That’s the question we asked citizens across the city. Uniquely, the project put the power in the hands of residents to determine the best local solutions.
Each city and region is shaped by its unique social, ecological and political context and the collective decisions of its people – no two develop the same way. Bristol is no exception.
The ClairCity project was a four-year project funded under EU Horizon 2020 and works directly with citizens and local authorities in six European countries. The project used a game, a smartphone app, schools competitions, workshops and events to uncover residents’ expectations and dreams for the future of their own cities. The work helped local authorities to devise plans to meet the needs of their inhabitants, and to do so in order to keep our air clean and to reduce each city’s contribution to global climate change.
Located in the Southwest of England, Bristol has a maritime climate and predominantly south-western winds, influencing background air pollutant concentrations and heating practices respectively. It has a diverse population, with around 20% black or minority ethnic (BAME) and varying income levels and cultural backgrounds between neighbourhoods and households. Due to current governance structures, local government has limited powers to implement energy or spatial planning policy. You can read more about Bristol’s context here.
In 2018 Bristol declared a Climate Emergency and established Bristol’s Leap Energy Partnership (the biggest ever council-led energy investment programme in the UK). It is also in the process of developing a Clean Air Action plan.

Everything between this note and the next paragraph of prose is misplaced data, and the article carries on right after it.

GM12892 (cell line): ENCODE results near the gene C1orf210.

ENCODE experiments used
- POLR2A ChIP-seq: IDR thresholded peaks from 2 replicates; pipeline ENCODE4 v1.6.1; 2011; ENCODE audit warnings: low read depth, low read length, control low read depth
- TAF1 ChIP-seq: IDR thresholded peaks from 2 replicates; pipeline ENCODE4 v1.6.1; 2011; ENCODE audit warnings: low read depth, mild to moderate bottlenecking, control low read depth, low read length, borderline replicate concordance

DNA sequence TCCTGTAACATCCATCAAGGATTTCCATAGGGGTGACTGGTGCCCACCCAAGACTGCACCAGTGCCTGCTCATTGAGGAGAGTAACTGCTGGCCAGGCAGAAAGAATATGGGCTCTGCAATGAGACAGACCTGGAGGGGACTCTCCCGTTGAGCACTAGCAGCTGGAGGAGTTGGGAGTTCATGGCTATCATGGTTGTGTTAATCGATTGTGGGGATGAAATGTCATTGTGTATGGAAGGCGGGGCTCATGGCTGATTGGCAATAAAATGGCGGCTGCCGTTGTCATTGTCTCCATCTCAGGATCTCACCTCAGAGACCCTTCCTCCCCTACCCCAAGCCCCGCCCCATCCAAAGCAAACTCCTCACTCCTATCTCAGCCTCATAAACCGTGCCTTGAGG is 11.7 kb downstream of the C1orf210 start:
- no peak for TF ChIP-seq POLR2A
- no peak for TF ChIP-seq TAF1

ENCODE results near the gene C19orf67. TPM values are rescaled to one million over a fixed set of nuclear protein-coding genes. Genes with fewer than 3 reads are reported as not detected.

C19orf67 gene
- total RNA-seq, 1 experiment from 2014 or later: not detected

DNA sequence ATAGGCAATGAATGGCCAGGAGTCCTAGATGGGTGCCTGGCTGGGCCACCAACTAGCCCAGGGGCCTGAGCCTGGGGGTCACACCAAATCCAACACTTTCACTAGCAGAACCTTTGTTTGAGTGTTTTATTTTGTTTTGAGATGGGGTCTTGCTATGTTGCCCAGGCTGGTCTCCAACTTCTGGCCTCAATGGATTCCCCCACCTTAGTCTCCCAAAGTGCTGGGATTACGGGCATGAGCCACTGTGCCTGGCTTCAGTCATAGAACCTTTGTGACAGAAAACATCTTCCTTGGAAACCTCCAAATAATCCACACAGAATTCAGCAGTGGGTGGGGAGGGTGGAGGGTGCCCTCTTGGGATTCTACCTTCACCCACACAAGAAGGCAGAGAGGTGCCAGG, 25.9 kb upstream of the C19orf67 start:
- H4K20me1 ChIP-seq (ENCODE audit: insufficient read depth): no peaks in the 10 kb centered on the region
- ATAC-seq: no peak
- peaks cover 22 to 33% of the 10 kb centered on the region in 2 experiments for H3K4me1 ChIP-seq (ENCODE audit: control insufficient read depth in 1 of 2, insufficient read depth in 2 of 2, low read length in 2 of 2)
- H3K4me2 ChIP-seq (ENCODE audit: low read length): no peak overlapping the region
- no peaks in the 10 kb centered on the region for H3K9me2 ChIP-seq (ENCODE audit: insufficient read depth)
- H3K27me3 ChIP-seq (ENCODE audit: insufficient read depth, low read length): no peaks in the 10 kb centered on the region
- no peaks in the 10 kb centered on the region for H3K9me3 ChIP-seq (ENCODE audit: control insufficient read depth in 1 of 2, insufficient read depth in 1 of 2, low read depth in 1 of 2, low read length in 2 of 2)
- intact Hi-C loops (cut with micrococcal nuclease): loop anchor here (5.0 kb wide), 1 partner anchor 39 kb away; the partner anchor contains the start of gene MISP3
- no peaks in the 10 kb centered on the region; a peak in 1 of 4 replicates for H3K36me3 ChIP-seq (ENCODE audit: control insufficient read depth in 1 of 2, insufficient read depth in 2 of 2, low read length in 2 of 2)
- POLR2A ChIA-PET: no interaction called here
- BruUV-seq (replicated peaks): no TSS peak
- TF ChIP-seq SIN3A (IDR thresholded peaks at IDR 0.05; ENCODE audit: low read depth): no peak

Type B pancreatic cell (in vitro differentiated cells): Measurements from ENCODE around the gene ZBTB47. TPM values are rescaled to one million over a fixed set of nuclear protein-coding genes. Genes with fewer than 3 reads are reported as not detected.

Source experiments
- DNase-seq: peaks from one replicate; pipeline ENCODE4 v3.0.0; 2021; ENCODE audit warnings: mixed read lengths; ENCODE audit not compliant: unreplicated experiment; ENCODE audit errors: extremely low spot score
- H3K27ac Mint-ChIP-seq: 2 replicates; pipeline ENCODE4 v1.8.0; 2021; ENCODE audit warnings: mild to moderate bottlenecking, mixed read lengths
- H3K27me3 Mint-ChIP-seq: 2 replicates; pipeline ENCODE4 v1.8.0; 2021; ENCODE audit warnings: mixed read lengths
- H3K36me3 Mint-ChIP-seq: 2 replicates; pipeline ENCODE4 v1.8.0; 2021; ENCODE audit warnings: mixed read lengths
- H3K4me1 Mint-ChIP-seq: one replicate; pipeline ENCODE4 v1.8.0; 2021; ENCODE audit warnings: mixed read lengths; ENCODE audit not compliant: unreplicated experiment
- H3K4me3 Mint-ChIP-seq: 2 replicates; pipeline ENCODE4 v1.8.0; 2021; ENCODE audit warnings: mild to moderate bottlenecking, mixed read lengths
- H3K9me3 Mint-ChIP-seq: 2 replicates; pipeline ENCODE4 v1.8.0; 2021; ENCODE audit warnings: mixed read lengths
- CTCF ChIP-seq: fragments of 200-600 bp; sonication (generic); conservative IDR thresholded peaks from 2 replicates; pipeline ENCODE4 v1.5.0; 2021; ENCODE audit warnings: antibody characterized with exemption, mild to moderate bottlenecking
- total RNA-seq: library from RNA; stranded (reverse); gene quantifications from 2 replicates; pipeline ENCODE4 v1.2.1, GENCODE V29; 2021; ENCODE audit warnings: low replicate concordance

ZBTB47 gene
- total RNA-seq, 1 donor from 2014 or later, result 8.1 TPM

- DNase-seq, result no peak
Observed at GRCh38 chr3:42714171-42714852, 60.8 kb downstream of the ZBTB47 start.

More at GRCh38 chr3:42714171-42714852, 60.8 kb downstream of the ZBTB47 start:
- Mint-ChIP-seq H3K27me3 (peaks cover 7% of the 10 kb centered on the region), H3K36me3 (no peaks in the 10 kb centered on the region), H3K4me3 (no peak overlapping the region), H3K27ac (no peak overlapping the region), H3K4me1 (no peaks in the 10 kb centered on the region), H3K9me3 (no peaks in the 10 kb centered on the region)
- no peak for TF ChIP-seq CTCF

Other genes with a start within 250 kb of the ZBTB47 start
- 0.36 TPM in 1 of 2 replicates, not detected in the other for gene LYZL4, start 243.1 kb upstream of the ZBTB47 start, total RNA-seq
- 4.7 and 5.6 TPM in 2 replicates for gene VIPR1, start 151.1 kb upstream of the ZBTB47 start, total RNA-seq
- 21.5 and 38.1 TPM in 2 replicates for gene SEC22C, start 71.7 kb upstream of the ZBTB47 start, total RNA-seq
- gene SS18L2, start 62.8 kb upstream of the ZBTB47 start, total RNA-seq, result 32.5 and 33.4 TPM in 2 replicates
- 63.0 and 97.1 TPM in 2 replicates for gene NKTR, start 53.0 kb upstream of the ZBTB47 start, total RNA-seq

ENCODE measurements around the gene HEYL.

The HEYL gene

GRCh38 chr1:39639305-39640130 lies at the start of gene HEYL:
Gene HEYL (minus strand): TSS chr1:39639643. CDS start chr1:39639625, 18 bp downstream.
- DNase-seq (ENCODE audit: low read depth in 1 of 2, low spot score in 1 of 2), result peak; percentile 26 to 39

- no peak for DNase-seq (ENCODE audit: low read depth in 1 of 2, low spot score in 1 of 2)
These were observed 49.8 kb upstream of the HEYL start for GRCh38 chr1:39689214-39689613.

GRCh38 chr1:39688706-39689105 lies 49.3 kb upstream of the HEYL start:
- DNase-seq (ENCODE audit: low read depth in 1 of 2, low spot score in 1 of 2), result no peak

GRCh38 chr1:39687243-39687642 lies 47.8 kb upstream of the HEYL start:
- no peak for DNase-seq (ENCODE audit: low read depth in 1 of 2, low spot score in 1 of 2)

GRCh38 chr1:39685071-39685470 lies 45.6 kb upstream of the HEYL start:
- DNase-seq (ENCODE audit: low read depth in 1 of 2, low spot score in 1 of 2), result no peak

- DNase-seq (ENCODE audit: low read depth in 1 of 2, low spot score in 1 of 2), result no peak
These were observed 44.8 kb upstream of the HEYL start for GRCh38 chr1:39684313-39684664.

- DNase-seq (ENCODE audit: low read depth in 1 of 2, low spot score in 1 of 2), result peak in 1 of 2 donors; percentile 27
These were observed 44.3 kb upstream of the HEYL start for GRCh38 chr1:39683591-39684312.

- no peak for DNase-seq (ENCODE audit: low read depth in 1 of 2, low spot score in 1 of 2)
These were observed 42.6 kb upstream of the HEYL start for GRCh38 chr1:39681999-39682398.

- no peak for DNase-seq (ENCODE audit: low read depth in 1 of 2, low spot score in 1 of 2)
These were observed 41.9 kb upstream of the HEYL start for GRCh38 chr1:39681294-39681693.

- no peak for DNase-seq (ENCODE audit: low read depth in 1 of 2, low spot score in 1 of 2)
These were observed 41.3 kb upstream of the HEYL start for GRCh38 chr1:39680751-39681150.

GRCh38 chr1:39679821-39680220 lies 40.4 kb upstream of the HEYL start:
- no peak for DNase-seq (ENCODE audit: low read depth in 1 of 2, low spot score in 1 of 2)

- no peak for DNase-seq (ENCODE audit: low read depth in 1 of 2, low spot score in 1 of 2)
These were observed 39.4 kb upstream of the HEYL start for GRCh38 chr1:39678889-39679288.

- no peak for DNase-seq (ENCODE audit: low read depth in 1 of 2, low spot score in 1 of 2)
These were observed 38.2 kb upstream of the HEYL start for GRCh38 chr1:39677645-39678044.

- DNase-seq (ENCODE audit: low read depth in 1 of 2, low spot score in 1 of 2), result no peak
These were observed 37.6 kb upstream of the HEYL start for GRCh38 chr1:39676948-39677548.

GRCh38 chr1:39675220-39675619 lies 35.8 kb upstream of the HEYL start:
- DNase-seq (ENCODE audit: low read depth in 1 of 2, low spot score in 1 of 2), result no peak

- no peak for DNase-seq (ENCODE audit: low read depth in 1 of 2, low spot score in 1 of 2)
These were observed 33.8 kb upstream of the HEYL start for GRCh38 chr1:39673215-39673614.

Bristol joined ClairCity in 2016 along with five other European cities to collectively work towards air pollution and climate change solutions. Since, Bristol has been working alongside local community groups, schools and scout groups (yellow pins) and at attending public events and festivals (blue pins) to raise awareness of air pollution and listen to what citizens want to be done about it. To date we’ve worked with 600 school children and contributed to National Clean Air Day.
Bristol ran two surveys to gather public opinion on priorities and future solutions, generating 700 responses. Additional, distributed events were held in more marginalised communities – Knowle, Barton Hill and Bradley Stoke, as well as Bishopston. Stakeholder workshops, targeted at local interest groups, completed our public-facing data collection.
Through this project, the team developed action plans for each city to support them with their ongoing clean air and climate change ambitions, tailoring these resources to individual contexts. You can read all of these plans by clicking on the report tab at the top of this page.